Books I read recently by Coetzee, Murakami, Becket and Ikäheimonen on black metal, barbarians, women, and men that are waiting.

J.A. Coetzee – Waiting For The Barbarians

source: goodreads.com

I started this book on a whim and rather soon I was captivated by it. It’s not a pretty book, in fact most of it is rather grim and the main character only really finds any shine at the end or in his suffering. Before that, you merely sympathize with the sad figure he is. What I like most, is that this story to an extent feels relevant to today. Not in the sense that there is still uncharted ground with wild tribes about, but in the need for one people to tell another how to be and how to live. This, unfortunately, has not changed over time I fear. The writing is quick paced and miraculously evokes images more than it describes.

The story takes place in a border town. Regardless of how you read it, it’s an imperialist force at work, trying to subdue the world and telling the ‘savage’ what is right and what is wrong. Sounds familiar? I read this as if it concerns Brittish colonialism, but this goes for most of those forces. The magistrate of the town welcomes a military man, who is investigating the tribes. He then goes and captures a lot of these tribesmen, tortures them and then leaves. The magistrate feels an affinity with one crippled woman left behind and feels all his previous views of the world break down in the sleepy border town. His world changes then. This book is a good read, I recommend it to anyone.

Tero Ikäheimonen – The Devil’s Cradle: The Story of Finnish Black Metal

source: Goodreads.com

Finnish black metal is something else. It’s dirty, raw and violent, much more intense in a way, compared to their western neighbors. When the history of metal is written, the country is often overlooked but that is about to change with this fantastic book by Tero Ikäheimonen, who tracks the history of the genre in Finland through a string of bands that made it what it is today. He does this through interviews, which are lengthy and sincere.

From Barathrum, Beherit and Impaled Nazarene to the stranger bands that still are active in the scene, this is a work that may not be complete but gets close to painting a total picture. The author sometimes doesn’t manage to really pierce the surface with bands and get to the bottom of things, but that leaves the band as they chose to be. Personally, I was disappointed to not see the build-up towards the nazi-question concerning Satanic Warmaster remain unanswered. Ah well, can’t win ‘m all. Anyone who is into black metal should have this. Really.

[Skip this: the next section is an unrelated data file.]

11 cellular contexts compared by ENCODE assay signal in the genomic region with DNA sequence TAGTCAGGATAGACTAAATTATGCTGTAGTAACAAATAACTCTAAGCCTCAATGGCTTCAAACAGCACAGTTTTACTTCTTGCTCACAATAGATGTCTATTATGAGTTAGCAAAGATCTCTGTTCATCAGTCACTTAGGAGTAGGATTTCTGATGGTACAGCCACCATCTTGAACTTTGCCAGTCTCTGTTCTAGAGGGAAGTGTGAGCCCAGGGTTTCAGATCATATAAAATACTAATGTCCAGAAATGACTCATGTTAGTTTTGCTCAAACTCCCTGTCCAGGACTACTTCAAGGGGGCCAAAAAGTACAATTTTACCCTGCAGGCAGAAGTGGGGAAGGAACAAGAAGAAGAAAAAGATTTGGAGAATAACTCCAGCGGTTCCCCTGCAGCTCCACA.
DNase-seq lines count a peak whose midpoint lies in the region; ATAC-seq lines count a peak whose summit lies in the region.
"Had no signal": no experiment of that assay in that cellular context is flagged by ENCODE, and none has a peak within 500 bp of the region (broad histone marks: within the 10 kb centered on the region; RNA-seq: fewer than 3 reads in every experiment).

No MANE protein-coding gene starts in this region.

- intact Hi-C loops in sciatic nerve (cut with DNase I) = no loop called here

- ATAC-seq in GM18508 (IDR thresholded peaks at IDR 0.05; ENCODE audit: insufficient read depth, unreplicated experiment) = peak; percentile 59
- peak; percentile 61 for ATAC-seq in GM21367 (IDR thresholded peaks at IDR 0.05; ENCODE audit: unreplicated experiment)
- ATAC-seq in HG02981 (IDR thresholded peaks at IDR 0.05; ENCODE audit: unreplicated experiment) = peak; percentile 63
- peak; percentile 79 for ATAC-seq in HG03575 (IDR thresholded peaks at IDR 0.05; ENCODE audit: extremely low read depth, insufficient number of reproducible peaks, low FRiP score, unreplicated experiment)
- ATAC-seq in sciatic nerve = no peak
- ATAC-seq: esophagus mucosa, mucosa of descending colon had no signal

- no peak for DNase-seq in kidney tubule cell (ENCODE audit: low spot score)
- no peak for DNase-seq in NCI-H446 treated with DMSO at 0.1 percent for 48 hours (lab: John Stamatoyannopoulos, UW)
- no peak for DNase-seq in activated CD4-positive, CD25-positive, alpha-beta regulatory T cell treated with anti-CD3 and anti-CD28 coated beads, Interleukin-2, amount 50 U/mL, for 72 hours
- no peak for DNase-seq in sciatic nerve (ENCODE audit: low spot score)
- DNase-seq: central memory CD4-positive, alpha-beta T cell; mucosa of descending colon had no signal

Haruki Murakami – Men Without Women

source: goodreads.com

In this book with short stories, Murakami seems to explore the relationship between men and women and what happens when it’s separated. Not as in lost to one another, but more as if there’s a glass plate separating the two. The Japanese setting often feels slightly alien to me, which makes the stories more significant and poignant, because it’s not really in the book but in the back of my head where this alienation takes place. The loneliness and alienation is embedded in the protagonists that walk the pages of this short story collection, which was published in 2017. Interestingly enough, that is 90 years after Hemingway released a collection of similar stories under the same title.

Like the critics said about Hemingway’s stories, there is a certain vulgarity to the characters in the books. Their humanity shines through in every expression and act. Their banal activities all seem so exhaustingly significantly when Murakami illuminates them with his pen. Where further deduction might lead to finding a common denominator through the stories, I think it’s more the overall feeling that they leave with the reader. It’s a sense of recognition, of looking into a mirror that shows the flawed nature of us men when we are without women. Maybe it shows women the same, like the Platonic split whole human, we are simply not complete when we are on our own (regardless of what sort of partnership, gender or orientation, this works in all cases).

Samuel Becket – Waiting For Godot

source: goodreads.com

I’ve had this book on my reader for a while and finally got around to checking it out. It’s not the longest bit of reading, but as this is a play, the form requires a different form of focus on the words and acts that occur. The story is an absurd tale of two men, who are waiting for Godot. It’s not clear who Godot is and why they are waiting, but they keep asking eachother random questions, trying to figure out the nature of their situation. The story is circular as in that it repeats the same pattern over 2 nights, where they wait and Godot doesn’t show. Another character shows up with his mute servant, who they seem to clash with in a particular manner, but nothing really leads them anywhere.

The peculiar thing about this story, is that it is completely open. Interpret it as you will and experience it whatever way you like. I’m still not entirely certain what meaning I derive from it. For me it conveys a feeling of meaninglessness that the human condition is now in this time. We move towards a horizon that never emerges to find what we never find, because contentment has become a myth. That’s the faith of Vladimir and Estragon it seems…